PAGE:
Consider the Secretary of State, fourth in line to the Presidency after Michael Pence and Paul Ryan [weep for democracy if your eyes are not dry.]  He called the President a “f#$%ing moron” in the hearing of others in government, he contradicted the President openly on matters of global life and death, such as the confrontation with North Korea, he publicly differed with the President on the multi-nation agreement with Iran about its nuclear weapons program.  But what brought him to the brink of resignation last summer was the President’s speech at a Boy Scout convention, because apparently what Rex Tillerson cares about more than North Korea, more than Iran, more than nuclear war itself, is the f&%#ing BOY SCOUTS!

Which brings to mind several stories about my uneventful membership in that colonialist institution.  Yes, I was a Boy Scout.  I earned eleven merit badges, enough to make me a Life Scout [my recollection, which may be faulty, is that it took twenty-five to make Eagle Scout.]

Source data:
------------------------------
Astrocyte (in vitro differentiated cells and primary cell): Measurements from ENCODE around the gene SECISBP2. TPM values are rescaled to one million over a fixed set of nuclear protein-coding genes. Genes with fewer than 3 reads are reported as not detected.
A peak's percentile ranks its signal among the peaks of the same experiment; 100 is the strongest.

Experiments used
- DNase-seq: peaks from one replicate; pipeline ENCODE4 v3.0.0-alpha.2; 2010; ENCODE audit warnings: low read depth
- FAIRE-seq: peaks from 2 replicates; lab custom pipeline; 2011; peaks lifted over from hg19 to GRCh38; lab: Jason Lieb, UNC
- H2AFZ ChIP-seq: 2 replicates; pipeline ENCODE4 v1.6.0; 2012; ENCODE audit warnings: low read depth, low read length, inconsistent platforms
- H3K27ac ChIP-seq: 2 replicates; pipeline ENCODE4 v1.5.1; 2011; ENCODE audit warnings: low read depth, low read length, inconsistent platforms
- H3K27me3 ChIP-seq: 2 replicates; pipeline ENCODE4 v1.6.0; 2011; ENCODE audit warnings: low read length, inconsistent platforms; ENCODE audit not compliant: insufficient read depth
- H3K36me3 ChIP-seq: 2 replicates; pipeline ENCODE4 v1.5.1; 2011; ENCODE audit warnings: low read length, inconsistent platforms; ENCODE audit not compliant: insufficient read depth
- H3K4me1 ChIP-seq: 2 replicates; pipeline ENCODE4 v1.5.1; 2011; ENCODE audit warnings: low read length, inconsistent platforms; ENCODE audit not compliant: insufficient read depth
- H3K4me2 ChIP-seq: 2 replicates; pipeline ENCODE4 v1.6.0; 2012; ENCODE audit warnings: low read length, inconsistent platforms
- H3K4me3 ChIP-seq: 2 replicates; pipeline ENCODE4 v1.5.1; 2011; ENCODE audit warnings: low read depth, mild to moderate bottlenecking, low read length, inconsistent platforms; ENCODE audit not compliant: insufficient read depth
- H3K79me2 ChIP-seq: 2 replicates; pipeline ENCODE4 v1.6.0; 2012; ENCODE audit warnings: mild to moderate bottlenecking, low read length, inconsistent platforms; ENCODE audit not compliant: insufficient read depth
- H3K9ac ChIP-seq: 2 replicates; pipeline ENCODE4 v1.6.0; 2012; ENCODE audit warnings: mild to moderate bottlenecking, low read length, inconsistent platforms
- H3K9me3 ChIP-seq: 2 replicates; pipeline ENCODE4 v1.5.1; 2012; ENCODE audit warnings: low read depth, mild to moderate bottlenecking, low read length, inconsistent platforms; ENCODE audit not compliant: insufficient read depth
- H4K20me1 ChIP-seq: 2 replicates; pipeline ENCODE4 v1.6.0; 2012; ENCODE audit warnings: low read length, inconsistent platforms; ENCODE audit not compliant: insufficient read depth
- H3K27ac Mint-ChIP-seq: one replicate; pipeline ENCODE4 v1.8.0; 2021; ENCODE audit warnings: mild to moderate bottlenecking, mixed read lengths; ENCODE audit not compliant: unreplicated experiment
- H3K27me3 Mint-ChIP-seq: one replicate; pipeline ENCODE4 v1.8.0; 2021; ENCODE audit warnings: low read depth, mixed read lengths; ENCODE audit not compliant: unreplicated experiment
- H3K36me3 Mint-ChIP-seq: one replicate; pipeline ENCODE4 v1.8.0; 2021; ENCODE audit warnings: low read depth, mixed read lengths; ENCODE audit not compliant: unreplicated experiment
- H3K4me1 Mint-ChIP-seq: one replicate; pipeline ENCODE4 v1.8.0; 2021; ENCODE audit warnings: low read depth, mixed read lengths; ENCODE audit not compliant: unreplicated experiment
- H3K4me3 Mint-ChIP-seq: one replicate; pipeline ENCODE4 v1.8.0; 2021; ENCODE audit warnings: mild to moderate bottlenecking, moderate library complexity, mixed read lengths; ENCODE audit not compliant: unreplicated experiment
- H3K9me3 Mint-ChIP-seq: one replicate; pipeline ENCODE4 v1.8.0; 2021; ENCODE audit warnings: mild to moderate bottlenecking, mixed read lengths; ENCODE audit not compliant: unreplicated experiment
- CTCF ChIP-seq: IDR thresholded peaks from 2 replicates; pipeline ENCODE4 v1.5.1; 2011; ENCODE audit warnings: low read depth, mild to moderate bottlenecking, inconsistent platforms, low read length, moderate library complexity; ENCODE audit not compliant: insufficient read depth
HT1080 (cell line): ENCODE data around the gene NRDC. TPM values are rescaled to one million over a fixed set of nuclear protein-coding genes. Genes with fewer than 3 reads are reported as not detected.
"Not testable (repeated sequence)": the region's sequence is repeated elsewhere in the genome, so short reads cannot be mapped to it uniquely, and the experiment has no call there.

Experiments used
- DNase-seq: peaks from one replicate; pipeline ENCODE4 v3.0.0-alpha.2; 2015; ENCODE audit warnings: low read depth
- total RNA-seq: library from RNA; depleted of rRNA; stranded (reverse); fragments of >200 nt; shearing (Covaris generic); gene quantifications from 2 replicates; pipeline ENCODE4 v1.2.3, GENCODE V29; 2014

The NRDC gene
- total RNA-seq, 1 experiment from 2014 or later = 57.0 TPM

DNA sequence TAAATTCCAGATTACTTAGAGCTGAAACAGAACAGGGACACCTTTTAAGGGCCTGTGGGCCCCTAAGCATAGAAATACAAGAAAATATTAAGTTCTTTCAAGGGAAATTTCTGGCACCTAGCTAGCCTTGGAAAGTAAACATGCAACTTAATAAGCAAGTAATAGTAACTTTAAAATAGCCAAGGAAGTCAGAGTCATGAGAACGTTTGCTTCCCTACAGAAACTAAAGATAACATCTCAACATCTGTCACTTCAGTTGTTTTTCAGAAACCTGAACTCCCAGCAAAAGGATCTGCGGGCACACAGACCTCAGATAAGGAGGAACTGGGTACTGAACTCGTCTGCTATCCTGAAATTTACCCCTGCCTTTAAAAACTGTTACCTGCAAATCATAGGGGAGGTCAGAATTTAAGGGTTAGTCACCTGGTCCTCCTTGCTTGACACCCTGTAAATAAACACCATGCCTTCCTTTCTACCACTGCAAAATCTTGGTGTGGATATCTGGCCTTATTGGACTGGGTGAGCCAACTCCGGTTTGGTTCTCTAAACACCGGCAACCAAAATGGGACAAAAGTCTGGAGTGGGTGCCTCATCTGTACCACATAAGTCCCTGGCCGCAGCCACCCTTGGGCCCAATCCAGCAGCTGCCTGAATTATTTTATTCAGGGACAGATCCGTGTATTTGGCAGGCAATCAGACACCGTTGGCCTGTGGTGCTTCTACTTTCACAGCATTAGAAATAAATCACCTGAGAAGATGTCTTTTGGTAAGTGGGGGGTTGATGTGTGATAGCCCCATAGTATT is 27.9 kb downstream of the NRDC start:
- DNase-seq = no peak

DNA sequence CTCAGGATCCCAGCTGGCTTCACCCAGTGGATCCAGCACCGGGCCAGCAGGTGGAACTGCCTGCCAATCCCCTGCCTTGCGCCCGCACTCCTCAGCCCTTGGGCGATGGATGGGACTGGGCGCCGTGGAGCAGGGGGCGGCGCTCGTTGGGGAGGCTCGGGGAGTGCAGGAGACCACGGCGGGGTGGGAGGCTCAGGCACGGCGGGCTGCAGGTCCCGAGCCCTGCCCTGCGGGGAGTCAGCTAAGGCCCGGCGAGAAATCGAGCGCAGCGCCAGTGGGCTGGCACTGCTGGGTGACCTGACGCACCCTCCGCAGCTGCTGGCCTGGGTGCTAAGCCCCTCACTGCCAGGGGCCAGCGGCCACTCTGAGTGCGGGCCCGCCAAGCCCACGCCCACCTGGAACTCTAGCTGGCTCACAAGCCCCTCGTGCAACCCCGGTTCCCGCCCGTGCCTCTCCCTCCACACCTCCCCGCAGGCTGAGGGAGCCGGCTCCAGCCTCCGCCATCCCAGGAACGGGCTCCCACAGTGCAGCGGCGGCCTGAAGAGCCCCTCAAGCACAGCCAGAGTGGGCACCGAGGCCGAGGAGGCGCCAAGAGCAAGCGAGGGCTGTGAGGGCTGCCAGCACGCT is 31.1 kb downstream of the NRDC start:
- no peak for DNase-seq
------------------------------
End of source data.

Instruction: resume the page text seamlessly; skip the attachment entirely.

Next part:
First story:  during the time that I was a Boy Scout, I was also a violin pupil studying, sort of, with Mrs. Irma Zacharias.  Mrs. Zacharias was a tiny, plump, terrifying woman, originally from New Orleans.  She lived in a big pre-war apartment at 71st Street and Broadway in Manhattan with her spinster daughter, Dorothea, who gave piano lessons and was rumored to have had a fling, as a young woman, with Ira Gershwin, George’s brother.  Mrs. Zacharias’ brother, Admiral Zacharias, commanded the U. S. fleet in the Pacific during WW II, and her son, Gerald, was a Professor of Mathematics at MIT, where he spearheaded the rewriting of the secondary school math curriculum called the New Math.  I was an indifferent pupil at best, and was usually in Mrs. Zacharias’ bad graces, but things came to a head when I showed up for a weekly lesson manifestly unprepared.  When she asked why I had not practiced, I explained I had been busy with Boy Scout activities.  She was speechless with outrage and never forgave me.